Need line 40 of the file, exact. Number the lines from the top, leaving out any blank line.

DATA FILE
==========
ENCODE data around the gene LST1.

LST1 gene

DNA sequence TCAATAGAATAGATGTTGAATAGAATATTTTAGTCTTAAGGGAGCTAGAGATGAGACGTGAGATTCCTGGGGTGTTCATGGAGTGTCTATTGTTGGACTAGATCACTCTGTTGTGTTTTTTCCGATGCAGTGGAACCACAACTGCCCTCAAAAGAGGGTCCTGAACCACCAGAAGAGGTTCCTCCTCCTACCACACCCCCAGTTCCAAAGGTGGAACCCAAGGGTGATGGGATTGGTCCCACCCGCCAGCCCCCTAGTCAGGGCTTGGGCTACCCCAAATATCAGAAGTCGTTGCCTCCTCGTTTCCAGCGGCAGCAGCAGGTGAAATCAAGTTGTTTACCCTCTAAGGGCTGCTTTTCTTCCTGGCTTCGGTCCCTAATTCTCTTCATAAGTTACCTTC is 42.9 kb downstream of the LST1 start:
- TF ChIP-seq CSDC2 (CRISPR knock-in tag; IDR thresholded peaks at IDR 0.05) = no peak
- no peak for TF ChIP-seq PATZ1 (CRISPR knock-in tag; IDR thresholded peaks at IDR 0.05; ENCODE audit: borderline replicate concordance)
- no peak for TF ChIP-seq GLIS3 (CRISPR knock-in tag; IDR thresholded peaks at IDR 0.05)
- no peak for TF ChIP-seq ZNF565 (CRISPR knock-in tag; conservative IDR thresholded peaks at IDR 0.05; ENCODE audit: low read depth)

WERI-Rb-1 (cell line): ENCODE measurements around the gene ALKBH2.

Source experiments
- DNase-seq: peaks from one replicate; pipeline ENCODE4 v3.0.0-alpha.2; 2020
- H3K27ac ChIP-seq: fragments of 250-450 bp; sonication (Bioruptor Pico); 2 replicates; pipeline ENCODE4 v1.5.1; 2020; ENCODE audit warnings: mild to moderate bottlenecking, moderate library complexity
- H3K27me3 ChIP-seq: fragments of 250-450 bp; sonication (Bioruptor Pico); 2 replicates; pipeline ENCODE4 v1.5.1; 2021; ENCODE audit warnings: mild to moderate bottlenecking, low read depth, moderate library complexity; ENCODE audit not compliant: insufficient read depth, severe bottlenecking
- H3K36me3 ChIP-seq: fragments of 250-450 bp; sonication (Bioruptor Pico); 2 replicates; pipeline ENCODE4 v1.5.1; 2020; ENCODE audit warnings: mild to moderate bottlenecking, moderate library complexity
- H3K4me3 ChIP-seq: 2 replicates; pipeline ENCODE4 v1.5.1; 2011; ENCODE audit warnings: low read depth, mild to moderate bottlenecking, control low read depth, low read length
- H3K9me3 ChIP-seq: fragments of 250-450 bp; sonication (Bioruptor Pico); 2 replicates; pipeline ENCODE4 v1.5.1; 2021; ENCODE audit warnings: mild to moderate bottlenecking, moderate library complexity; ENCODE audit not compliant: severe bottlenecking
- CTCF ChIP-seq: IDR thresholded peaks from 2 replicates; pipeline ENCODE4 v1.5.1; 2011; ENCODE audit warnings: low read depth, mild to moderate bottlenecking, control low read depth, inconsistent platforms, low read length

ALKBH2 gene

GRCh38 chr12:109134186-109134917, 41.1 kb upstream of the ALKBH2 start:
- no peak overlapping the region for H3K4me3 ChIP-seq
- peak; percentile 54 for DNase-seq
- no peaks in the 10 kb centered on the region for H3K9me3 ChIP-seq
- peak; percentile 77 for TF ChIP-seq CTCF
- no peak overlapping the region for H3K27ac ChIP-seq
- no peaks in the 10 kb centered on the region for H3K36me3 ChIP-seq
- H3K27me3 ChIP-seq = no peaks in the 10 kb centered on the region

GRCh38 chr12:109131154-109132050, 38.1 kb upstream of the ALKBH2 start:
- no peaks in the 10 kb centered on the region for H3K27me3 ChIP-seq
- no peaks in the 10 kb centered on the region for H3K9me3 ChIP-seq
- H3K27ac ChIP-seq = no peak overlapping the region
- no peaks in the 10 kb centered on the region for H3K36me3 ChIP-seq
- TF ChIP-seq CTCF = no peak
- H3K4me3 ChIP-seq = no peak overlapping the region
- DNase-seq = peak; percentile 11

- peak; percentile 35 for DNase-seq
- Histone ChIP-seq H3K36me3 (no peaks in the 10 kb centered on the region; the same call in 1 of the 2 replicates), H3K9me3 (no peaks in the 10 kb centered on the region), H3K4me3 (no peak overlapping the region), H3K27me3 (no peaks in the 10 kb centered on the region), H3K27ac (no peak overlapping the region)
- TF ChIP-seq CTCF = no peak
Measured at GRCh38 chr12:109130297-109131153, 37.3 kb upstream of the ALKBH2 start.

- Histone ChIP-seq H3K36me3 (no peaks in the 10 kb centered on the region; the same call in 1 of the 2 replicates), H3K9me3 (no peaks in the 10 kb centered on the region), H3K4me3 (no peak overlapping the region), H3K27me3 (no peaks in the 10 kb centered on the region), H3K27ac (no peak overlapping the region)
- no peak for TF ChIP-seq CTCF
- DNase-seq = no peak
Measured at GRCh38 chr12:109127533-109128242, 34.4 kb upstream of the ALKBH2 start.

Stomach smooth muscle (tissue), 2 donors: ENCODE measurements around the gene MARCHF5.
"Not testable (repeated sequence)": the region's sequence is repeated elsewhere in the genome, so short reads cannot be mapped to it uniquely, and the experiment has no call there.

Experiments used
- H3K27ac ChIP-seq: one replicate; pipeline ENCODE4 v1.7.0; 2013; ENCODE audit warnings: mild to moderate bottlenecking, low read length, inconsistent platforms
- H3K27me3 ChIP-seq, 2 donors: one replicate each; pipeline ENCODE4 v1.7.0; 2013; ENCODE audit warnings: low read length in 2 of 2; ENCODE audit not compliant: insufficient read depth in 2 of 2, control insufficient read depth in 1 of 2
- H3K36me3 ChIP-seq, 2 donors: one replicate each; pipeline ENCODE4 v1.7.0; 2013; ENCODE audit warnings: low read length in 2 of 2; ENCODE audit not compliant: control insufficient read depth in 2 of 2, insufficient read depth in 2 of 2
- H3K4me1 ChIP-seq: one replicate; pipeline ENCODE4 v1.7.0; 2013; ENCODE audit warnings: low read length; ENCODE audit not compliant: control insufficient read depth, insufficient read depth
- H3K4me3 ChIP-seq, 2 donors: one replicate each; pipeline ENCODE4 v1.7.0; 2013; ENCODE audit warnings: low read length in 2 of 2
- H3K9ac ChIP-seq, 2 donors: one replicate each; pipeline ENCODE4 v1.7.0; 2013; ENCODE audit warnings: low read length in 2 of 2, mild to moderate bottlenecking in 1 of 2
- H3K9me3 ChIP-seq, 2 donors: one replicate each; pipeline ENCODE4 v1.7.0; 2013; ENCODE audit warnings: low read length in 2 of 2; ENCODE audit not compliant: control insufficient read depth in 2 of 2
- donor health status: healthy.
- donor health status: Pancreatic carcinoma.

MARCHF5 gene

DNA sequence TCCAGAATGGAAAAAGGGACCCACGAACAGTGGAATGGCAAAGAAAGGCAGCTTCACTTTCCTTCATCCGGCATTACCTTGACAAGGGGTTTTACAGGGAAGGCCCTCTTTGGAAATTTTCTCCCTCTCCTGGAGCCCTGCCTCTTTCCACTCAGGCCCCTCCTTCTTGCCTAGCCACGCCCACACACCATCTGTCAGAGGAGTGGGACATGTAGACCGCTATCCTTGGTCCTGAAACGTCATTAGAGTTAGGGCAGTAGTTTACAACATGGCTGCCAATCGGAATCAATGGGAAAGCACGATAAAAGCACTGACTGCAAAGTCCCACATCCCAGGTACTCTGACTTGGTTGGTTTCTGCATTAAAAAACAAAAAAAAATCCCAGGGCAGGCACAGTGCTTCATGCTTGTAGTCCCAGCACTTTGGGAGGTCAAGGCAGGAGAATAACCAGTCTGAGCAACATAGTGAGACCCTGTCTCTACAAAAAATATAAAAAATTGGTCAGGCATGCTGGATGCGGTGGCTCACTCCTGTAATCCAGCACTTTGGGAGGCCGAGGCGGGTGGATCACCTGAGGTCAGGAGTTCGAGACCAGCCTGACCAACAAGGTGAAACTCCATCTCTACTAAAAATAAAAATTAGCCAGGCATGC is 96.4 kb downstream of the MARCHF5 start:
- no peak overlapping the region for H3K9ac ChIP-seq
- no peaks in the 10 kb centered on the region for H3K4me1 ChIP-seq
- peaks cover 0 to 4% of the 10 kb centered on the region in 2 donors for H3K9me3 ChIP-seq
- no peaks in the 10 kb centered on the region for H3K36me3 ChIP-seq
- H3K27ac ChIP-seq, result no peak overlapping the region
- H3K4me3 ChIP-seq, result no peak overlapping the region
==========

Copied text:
- DNase-seq = no peak